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VA: Expansion sought in veterans spending

Available details of President Barack Obama’s proposed government spending for the 2010 budget year that begins on Oct. 1. A more extensive budget outline is expected in April. In most cases, the figures are for discretionary spending and do not include mandatory entitlement programs like Social Security. The percentage change is based on what Obama wants to spend next year compared with what he anticipates the government will spend in 2009 once Congress completes appropriations for this year.

Agency: Veterans Affairs

2010 proposal: $52.5 billion

Change from 2009 estimate: 10 percent increase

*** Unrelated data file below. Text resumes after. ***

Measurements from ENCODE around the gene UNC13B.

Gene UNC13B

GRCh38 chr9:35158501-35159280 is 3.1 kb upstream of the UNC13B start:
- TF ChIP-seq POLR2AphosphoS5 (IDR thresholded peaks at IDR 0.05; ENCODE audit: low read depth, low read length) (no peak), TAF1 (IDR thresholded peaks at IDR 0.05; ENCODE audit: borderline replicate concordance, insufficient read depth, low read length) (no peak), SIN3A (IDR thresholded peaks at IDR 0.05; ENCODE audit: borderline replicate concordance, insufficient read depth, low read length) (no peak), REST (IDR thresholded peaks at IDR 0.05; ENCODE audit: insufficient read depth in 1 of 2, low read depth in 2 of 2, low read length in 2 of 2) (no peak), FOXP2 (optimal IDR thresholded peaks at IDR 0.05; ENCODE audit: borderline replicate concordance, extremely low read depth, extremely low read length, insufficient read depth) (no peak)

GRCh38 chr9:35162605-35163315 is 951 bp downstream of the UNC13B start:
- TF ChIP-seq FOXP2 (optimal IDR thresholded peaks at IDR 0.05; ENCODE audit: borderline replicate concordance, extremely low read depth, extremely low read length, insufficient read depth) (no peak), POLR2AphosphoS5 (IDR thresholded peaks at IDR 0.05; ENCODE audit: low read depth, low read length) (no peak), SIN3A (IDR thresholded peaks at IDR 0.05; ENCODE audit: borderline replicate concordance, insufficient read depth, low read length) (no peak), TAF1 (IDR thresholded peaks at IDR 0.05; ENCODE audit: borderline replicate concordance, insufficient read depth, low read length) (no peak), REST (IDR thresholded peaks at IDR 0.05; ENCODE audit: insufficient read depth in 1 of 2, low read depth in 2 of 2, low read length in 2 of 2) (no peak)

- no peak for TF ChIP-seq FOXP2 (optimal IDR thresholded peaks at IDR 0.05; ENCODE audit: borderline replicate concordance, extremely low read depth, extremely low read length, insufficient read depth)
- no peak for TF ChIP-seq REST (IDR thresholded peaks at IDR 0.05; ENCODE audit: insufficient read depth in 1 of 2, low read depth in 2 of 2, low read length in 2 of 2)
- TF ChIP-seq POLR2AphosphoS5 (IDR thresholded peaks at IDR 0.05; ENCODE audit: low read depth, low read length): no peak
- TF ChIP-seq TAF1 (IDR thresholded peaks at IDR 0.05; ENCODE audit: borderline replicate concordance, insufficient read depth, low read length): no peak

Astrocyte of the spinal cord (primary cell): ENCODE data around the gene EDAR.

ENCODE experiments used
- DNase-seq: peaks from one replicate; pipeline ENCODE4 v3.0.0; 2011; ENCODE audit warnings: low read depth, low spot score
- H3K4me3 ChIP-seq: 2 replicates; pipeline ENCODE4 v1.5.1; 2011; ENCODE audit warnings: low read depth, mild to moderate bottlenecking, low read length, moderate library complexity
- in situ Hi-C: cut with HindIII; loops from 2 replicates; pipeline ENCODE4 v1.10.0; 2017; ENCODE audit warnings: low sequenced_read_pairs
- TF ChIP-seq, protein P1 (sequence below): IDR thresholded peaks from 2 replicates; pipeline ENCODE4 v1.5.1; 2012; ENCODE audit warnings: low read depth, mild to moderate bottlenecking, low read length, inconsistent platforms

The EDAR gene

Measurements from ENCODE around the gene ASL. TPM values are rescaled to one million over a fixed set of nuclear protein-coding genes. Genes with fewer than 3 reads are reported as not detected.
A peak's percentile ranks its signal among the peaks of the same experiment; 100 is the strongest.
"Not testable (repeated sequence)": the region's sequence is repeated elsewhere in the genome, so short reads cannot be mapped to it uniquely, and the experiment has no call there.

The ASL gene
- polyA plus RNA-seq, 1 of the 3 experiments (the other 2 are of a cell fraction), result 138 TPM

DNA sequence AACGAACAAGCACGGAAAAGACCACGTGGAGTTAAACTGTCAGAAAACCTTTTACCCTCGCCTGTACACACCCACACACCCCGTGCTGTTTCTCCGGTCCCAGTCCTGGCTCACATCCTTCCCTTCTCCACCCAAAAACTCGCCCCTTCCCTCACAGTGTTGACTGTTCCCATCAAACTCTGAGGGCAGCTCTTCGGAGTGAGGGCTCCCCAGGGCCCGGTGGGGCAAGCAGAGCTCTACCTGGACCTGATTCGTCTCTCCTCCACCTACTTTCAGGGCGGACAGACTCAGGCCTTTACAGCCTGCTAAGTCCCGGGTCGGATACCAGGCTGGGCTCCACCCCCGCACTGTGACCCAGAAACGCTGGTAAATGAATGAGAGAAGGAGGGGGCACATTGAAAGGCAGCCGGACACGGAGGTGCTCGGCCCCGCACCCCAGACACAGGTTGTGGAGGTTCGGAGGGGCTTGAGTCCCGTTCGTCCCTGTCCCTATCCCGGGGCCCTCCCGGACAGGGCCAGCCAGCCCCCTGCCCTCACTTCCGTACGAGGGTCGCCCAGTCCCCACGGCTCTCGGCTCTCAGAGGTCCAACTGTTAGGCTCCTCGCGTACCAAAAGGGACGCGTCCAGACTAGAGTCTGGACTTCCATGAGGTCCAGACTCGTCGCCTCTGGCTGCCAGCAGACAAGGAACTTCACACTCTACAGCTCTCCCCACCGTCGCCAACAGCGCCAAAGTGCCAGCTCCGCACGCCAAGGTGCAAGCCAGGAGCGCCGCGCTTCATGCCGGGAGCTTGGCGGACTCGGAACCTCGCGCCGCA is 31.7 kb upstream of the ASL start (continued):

Highlights: Obama proposed a Veterans Affairs budget that takes a step toward expanding health care access to non-disabled veterans whose incomes exceed about $30,000 annually.

Those veterans didn’t qualify for VA health care under the Bush administration. By 2013, the administration said 500,000 of the qualifying “Priority 8” veterans would be eligible.

Obama’s budget also would provide extra funding for homeless veterans and those in rural areas. It would fund upgrades to the VA’s technology system to help eliminate the average six-month wait to have a disability claim processed, and to resources to implement the post-9/11 GI Bill.

Sen. Patty Murray, D-Wash., a member of the Senate Veterans Affairs committee, called the proposed increases encouraging, but expressed concern.

“I believe that we need to move quicker to get our ’Priority 8’ veterans within the system, so that’s one area I’ll be looking at,” Murray said.

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